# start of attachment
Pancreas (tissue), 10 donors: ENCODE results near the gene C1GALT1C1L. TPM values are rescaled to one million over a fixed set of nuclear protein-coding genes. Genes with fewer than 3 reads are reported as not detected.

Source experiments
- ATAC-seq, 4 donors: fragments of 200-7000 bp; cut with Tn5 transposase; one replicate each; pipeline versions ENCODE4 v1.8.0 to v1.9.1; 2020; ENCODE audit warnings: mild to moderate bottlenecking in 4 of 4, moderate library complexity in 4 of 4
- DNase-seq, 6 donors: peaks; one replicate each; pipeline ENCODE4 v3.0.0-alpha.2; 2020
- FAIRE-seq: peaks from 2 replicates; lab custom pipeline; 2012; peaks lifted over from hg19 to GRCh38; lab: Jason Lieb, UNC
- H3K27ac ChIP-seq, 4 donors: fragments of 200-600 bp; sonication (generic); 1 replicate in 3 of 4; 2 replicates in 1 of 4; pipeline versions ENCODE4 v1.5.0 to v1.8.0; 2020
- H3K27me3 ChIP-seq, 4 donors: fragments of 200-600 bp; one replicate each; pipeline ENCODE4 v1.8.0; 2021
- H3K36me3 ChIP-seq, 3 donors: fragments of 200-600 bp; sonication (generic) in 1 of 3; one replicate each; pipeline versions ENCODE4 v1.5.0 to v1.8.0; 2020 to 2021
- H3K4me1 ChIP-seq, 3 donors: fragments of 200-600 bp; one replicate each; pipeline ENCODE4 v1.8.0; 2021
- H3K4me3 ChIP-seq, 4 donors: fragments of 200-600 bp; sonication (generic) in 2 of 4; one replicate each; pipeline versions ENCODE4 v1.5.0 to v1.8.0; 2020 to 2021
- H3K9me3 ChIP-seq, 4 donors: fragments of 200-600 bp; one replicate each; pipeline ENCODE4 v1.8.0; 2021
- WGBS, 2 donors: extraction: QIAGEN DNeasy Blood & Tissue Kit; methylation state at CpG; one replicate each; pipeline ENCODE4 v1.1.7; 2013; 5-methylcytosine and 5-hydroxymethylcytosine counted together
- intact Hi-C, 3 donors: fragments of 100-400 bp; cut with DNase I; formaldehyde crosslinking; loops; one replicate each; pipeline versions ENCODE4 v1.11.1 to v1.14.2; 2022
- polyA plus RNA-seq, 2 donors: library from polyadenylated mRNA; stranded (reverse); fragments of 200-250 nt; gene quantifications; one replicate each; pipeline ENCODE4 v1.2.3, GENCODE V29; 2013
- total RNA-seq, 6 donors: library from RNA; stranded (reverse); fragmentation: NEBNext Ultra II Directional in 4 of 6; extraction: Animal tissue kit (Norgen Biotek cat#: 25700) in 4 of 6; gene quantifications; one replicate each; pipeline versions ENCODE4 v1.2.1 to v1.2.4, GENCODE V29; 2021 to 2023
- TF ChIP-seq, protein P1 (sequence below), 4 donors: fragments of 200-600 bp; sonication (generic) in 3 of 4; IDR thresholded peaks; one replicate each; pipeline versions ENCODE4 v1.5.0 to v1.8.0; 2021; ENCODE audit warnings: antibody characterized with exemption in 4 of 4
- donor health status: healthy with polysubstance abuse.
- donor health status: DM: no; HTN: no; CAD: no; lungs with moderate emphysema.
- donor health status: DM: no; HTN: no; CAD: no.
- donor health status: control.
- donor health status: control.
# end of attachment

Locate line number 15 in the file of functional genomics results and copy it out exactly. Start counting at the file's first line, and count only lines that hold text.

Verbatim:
- total RNA-seq, 6 donors: library from RNA; stranded (reverse); fragmentation: NEBNext Ultra II Directional in 4 of 6; extraction: Animal tissue kit (Norgen Biotek cat#: 25700) in 4 of 6; gene quantifications; one replicate each; pipeline versions ENCODE4 v1.2.1 to v1.2.4, GENCODE V29; 2021 to 2023